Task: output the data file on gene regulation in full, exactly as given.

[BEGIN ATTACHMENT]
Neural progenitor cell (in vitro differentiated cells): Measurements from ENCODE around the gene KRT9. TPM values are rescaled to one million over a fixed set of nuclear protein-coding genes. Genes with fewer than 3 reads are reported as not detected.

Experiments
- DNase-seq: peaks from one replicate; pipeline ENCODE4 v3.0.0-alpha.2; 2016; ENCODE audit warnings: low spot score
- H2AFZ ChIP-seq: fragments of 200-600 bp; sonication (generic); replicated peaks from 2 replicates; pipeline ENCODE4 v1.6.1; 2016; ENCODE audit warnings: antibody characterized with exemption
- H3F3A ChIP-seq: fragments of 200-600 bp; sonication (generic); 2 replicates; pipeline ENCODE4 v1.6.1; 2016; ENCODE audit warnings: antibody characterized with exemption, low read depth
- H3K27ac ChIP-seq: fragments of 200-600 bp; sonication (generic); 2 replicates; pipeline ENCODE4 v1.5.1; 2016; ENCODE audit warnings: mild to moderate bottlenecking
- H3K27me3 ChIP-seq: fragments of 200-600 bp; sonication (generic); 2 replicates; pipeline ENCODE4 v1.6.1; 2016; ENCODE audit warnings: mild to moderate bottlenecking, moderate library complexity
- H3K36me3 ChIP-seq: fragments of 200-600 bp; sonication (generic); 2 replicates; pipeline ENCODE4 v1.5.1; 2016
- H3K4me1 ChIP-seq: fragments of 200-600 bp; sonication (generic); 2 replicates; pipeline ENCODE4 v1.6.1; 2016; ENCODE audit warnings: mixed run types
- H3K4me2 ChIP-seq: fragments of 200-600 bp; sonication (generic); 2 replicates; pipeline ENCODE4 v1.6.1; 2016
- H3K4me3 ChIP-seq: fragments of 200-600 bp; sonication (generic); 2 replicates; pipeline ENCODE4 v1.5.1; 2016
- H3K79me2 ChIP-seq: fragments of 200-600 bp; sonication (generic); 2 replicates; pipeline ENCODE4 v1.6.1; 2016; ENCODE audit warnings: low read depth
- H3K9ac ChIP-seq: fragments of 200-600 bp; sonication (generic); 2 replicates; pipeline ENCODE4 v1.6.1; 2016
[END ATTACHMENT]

Neural progenitor cell (in vitro differentiated cells): Measurements from ENCODE around the gene KRT9. TPM values are rescaled to one million over a fixed set of nuclear protein-coding genes. Genes with fewer than 3 reads are reported as not detected.

Experiments
- DNase-seq: peaks from one replicate; pipeline ENCODE4 v3.0.0-alpha.2; 2016; ENCODE audit warnings: low spot score
- H2AFZ ChIP-seq: fragments of 200-600 bp; sonication (generic); replicated peaks from 2 replicates; pipeline ENCODE4 v1.6.1; 2016; ENCODE audit warnings: antibody characterized with exemption
- H3F3A ChIP-seq: fragments of 200-600 bp; sonication (generic); 2 replicates; pipeline ENCODE4 v1.6.1; 2016; ENCODE audit warnings: antibody characterized with exemption, low read depth
- H3K27ac ChIP-seq: fragments of 200-600 bp; sonication (generic); 2 replicates; pipeline ENCODE4 v1.5.1; 2016; ENCODE audit warnings: mild to moderate bottlenecking
- H3K27me3 ChIP-seq: fragments of 200-600 bp; sonication (generic); 2 replicates; pipeline ENCODE4 v1.6.1; 2016; ENCODE audit warnings: mild to moderate bottlenecking, moderate library complexity
- H3K36me3 ChIP-seq: fragments of 200-600 bp; sonication (generic); 2 replicates; pipeline ENCODE4 v1.5.1; 2016
- H3K4me1 ChIP-seq: fragments of 200-600 bp; sonication (generic); 2 replicates; pipeline ENCODE4 v1.6.1; 2016; ENCODE audit warnings: mixed run types
- H3K4me2 ChIP-seq: fragments of 200-600 bp; sonication (generic); 2 replicates; pipeline ENCODE4 v1.6.1; 2016
- H3K4me3 ChIP-seq: fragments of 200-600 bp; sonication (generic); 2 replicates; pipeline ENCODE4 v1.5.1; 2016
- H3K79me2 ChIP-seq: fragments of 200-600 bp; sonication (generic); 2 replicates; pipeline ENCODE4 v1.6.1; 2016; ENCODE audit warnings: low read depth
- H3K9ac ChIP-seq: fragments of 200-600 bp; sonication (generic); 2 replicates; pipeline ENCODE4 v1.6.1; 2016